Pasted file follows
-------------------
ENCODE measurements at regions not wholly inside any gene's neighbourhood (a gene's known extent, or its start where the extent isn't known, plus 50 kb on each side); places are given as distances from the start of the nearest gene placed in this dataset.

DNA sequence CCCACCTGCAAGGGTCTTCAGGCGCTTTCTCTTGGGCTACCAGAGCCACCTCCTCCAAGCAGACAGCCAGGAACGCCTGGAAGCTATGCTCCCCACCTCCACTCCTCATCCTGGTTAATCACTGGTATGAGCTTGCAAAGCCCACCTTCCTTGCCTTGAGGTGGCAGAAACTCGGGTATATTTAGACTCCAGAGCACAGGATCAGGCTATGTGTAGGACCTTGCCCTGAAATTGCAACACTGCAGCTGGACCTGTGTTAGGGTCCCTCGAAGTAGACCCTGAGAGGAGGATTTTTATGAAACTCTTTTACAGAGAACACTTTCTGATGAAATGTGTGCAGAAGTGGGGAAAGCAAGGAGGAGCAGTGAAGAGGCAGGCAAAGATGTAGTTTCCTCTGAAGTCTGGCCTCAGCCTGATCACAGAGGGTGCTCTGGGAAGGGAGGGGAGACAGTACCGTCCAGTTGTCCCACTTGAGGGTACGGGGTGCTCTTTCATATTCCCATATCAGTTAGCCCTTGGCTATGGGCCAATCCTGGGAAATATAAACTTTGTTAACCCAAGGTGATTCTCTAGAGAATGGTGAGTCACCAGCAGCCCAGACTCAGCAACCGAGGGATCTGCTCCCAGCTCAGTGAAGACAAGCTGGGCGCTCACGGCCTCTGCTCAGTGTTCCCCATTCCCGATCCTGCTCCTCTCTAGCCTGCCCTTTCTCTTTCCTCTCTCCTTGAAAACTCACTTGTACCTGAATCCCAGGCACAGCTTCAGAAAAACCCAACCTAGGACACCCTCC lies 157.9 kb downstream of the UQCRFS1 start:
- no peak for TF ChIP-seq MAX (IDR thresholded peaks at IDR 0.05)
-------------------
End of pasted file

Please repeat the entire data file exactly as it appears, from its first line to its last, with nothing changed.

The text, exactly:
ENCODE measurements at regions not wholly inside any gene's neighbourhood (a gene's known extent, or its start where the extent isn't known, plus 50 kb on each side); places are given as distances from the start of the nearest gene placed in this dataset.

DNA sequence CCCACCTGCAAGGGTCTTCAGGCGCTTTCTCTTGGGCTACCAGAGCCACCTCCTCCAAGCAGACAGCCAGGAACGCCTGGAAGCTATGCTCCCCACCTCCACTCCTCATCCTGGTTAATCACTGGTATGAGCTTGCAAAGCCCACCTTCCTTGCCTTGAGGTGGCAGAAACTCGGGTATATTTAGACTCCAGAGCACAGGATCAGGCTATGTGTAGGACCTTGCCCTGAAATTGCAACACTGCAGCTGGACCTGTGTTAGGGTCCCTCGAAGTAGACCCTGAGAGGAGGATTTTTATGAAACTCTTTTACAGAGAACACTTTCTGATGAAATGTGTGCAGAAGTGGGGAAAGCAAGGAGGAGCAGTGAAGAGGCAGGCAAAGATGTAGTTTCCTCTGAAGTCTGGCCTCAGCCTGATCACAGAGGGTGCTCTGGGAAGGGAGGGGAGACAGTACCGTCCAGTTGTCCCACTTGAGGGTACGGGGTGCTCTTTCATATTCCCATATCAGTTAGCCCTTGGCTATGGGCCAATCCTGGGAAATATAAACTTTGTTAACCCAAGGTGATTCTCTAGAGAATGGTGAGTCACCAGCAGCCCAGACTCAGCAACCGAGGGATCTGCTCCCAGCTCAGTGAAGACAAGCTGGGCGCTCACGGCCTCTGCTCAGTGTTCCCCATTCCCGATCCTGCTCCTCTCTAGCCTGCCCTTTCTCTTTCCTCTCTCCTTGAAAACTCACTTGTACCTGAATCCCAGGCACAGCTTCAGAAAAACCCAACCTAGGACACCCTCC lies 157.9 kb downstream of the UQCRFS1 start:
- no peak for TF ChIP-seq MAX (IDR thresholded peaks at IDR 0.05)